Yobs and vandals were targeted by police last year with a major increase in the number of anti-social behaviour orders issued in the West Midlands.
But more than half of Asbos imposed on teenagers are ignored, the Home Office admitted yesterday.
And a critical report by independent watchdogs warned the orders had "limited impact" on the worst offenders. Asbos have been a key part of Labour's crime policy since they were introduced in 1998.
They are imposed by courts at the request of police or local authorities and typically ban offenders from committing specific anti-social acts or going to certain areas. New figures published by the Home Office yesterday showed 302 Asbos were issued in the West Midlands last year, up by 26 per cent in 12 months and more than double the figure of two years ago.
But Home Office Minister Tony McNulty admitted 57 per cent of Asbos handed out to juvenile offenders are breached. The breach rate for adults who received Asbos was 41 per cent.
And a report by the National Audit Commission, the official financial watchdog, warned there was "a hard core of perpetrators for whom interventions had limited impact".
It also warned the Home Office was failing to measure the success of its measures to tackle anti-social behaviour.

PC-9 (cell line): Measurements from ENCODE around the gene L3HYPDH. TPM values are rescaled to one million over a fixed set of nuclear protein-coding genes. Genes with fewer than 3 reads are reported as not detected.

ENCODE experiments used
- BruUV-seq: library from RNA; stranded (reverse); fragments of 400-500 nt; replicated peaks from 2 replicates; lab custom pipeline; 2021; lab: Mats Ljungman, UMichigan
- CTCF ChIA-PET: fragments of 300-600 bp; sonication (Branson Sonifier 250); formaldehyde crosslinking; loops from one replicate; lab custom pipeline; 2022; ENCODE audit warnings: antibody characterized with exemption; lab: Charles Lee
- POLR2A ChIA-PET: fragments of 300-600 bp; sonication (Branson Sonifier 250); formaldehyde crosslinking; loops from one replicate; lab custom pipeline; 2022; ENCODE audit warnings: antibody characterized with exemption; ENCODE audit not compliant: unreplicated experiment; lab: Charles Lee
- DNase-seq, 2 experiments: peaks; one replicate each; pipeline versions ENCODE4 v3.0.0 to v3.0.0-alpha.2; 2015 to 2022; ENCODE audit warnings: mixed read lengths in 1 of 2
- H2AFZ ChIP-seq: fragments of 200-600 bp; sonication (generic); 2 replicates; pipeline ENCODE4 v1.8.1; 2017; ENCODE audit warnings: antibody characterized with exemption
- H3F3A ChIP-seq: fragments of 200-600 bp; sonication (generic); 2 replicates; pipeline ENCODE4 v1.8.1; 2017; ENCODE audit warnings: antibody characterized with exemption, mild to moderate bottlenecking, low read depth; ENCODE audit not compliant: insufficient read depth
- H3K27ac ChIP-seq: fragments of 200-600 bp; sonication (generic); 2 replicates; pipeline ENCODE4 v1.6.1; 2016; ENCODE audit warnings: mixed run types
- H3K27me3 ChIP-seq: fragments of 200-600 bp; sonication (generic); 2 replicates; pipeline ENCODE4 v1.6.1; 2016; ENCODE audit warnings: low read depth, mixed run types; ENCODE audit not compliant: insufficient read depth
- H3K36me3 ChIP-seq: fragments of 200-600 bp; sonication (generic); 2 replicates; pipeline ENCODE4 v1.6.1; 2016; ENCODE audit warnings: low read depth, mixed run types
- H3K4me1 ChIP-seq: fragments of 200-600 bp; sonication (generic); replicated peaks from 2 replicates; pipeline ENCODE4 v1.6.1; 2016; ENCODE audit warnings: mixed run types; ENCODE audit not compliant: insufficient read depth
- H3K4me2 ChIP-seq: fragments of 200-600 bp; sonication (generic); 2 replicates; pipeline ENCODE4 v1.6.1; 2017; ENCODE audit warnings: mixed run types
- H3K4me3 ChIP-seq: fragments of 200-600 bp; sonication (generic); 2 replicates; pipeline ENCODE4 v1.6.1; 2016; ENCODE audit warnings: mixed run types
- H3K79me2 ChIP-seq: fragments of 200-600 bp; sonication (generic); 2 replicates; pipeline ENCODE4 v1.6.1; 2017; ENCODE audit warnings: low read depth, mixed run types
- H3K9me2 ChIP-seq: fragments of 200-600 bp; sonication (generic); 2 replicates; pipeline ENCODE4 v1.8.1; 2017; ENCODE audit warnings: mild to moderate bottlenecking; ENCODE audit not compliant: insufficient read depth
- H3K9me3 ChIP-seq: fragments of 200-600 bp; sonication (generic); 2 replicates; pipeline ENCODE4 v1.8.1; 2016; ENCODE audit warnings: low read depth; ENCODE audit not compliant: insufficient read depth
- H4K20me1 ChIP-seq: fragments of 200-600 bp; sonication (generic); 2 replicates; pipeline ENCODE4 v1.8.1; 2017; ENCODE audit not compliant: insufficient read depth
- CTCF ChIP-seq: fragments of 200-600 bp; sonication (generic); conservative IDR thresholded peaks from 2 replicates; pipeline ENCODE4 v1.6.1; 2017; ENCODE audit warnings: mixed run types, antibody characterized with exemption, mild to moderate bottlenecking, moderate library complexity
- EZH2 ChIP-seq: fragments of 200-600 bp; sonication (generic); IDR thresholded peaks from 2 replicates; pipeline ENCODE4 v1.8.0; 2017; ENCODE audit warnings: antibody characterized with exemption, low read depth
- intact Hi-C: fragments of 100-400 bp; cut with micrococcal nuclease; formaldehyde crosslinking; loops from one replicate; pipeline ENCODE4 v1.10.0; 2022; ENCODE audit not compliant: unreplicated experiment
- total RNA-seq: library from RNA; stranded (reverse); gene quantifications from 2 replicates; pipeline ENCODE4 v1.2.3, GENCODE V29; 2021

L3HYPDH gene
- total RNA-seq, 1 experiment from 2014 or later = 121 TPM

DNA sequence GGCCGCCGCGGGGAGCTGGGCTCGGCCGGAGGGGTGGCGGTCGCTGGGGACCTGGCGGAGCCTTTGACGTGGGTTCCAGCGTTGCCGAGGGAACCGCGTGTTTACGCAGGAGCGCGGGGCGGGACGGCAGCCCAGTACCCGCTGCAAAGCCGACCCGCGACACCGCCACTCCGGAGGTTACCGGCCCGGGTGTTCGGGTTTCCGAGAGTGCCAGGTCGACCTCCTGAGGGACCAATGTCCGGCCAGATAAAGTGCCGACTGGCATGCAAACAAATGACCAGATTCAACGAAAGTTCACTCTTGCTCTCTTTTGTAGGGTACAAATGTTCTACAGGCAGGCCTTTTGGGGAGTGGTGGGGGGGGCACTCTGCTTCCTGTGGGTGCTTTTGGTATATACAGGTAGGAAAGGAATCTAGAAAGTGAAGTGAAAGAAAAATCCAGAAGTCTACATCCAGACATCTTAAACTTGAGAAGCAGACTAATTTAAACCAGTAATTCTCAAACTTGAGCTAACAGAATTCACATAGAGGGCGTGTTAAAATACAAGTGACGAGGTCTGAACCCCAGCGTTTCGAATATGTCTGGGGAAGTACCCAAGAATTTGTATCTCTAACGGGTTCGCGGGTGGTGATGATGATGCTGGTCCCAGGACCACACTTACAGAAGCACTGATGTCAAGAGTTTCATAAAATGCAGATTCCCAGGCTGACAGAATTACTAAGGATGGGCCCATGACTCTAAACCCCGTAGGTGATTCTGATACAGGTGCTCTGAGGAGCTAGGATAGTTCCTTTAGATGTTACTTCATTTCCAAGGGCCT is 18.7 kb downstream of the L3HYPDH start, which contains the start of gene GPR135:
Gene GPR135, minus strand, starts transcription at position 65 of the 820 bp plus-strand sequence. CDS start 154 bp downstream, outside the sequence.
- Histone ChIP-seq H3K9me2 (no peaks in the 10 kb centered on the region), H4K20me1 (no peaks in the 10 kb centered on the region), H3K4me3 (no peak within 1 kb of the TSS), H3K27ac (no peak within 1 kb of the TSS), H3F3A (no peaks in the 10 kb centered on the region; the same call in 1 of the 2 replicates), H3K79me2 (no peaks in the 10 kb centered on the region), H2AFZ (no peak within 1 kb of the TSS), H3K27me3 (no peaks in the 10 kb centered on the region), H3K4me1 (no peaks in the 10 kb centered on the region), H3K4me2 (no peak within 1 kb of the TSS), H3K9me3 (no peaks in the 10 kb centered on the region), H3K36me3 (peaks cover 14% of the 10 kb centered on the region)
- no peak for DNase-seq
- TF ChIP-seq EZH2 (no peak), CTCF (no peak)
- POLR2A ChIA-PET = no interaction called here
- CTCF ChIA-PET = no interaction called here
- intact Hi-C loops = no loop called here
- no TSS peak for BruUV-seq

However, it said the majority of people who received an Asbo did not take part in anti-social behaviour again.
Mr McNulty said: "These figures show that local agencies use them as an effective way to stop bad behaviour."
He added: "I don’t accept a breach of an Asbo is the failure of an Asbo. Where breaches are reported it means that individuals are being monitored, that communities feel confident enough to report them and, let’s be clear, if an offender breaches his or her order, there will be serious consequences, and rightly so."
But Conservative shadow Cabinet member Andrew Mitchell, MP for Sutton Coldfield, said: "Asbos can be a very useful weapon against anti-social behaviour but if they are being breached on a regular basis then they are worse than useless.
"They can eventually become a badge of honour for young tearaways."
A spokesman for West Midlands Police said: "Anti-social behaviour can blight communities and ruin lives. Asbos are a useful option when tackling this unacceptable type of behaviour.
"We will continue to work with partner agencies and communities to reduce crime and disorder and make our communities feel safer."
Courts in the area covered by West Mercia Police imposed 70 Asbos, up by 25 per cent. There were 30 Asbos in Warwickshire, up from 28 a year ago, and the number imposed in Staffordshire remained level at 60.
Other measures introduced include employing 373 "anti-social behaviour co-ordinators" nationwide; giving police and councils power to impose curfews, and councils the power to evict anti-social tenants.
But the National Audit Office report warned that council officials lacked the training and experience to use these powers effectively.
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